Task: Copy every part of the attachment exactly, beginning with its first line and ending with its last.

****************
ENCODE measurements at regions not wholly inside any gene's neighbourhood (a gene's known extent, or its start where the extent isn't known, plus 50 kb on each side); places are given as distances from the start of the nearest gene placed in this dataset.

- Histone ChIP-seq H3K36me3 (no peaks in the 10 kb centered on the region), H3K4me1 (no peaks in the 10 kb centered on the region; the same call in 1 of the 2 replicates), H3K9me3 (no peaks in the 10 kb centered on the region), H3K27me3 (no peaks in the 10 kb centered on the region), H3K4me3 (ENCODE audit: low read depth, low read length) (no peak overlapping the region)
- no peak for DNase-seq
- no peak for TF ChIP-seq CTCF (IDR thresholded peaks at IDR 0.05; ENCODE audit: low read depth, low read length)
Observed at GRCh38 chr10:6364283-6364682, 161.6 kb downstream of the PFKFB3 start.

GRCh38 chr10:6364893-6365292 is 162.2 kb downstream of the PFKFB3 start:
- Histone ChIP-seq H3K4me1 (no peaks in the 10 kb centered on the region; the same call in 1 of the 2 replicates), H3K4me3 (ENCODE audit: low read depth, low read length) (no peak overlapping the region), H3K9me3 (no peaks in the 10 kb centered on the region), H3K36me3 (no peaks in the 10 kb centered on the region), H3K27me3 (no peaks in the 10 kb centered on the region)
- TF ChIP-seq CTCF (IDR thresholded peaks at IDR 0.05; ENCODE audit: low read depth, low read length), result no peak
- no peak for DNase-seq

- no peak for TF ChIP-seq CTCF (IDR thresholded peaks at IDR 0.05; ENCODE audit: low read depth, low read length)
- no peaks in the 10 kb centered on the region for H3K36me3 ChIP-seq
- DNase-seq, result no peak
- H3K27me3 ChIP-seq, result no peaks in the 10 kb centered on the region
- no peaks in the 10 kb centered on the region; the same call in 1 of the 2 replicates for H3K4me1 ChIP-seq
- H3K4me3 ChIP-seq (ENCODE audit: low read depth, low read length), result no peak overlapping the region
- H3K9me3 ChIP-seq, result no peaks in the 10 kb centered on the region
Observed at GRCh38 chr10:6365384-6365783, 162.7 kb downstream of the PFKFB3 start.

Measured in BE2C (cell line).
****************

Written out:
ENCODE measurements at regions not wholly inside any gene's neighbourhood (a gene's known extent, or its start where the extent isn't known, plus 50 kb on each side); places are given as distances from the start of the nearest gene placed in this dataset.

- Histone ChIP-seq H3K36me3 (no peaks in the 10 kb centered on the region), H3K4me1 (no peaks in the 10 kb centered on the region; the same call in 1 of the 2 replicates), H3K9me3 (no peaks in the 10 kb centered on the region), H3K27me3 (no peaks in the 10 kb centered on the region), H3K4me3 (ENCODE audit: low read depth, low read length) (no peak overlapping the region)
- no peak for DNase-seq
- no peak for TF ChIP-seq CTCF (IDR thresholded peaks at IDR 0.05; ENCODE audit: low read depth, low read length)
Observed at GRCh38 chr10:6364283-6364682, 161.6 kb downstream of the PFKFB3 start.

GRCh38 chr10:6364893-6365292 is 162.2 kb downstream of the PFKFB3 start:
- Histone ChIP-seq H3K4me1 (no peaks in the 10 kb centered on the region; the same call in 1 of the 2 replicates), H3K4me3 (ENCODE audit: low read depth, low read length) (no peak overlapping the region), H3K9me3 (no peaks in the 10 kb centered on the region), H3K36me3 (no peaks in the 10 kb centered on the region), H3K27me3 (no peaks in the 10 kb centered on the region)
- TF ChIP-seq CTCF (IDR thresholded peaks at IDR 0.05; ENCODE audit: low read depth, low read length), result no peak
- no peak for DNase-seq

- no peak for TF ChIP-seq CTCF (IDR thresholded peaks at IDR 0.05; ENCODE audit: low read depth, low read length)
- no peaks in the 10 kb centered on the region for H3K36me3 ChIP-seq
- DNase-seq, result no peak
- H3K27me3 ChIP-seq, result no peaks in the 10 kb centered on the region
- no peaks in the 10 kb centered on the region; the same call in 1 of the 2 replicates for H3K4me1 ChIP-seq
- H3K4me3 ChIP-seq (ENCODE audit: low read depth, low read length), result no peak overlapping the region
- H3K9me3 ChIP-seq, result no peaks in the 10 kb centered on the region
Observed at GRCh38 chr10:6365384-6365783, 162.7 kb downstream of the PFKFB3 start.

Measured in BE2C (cell line).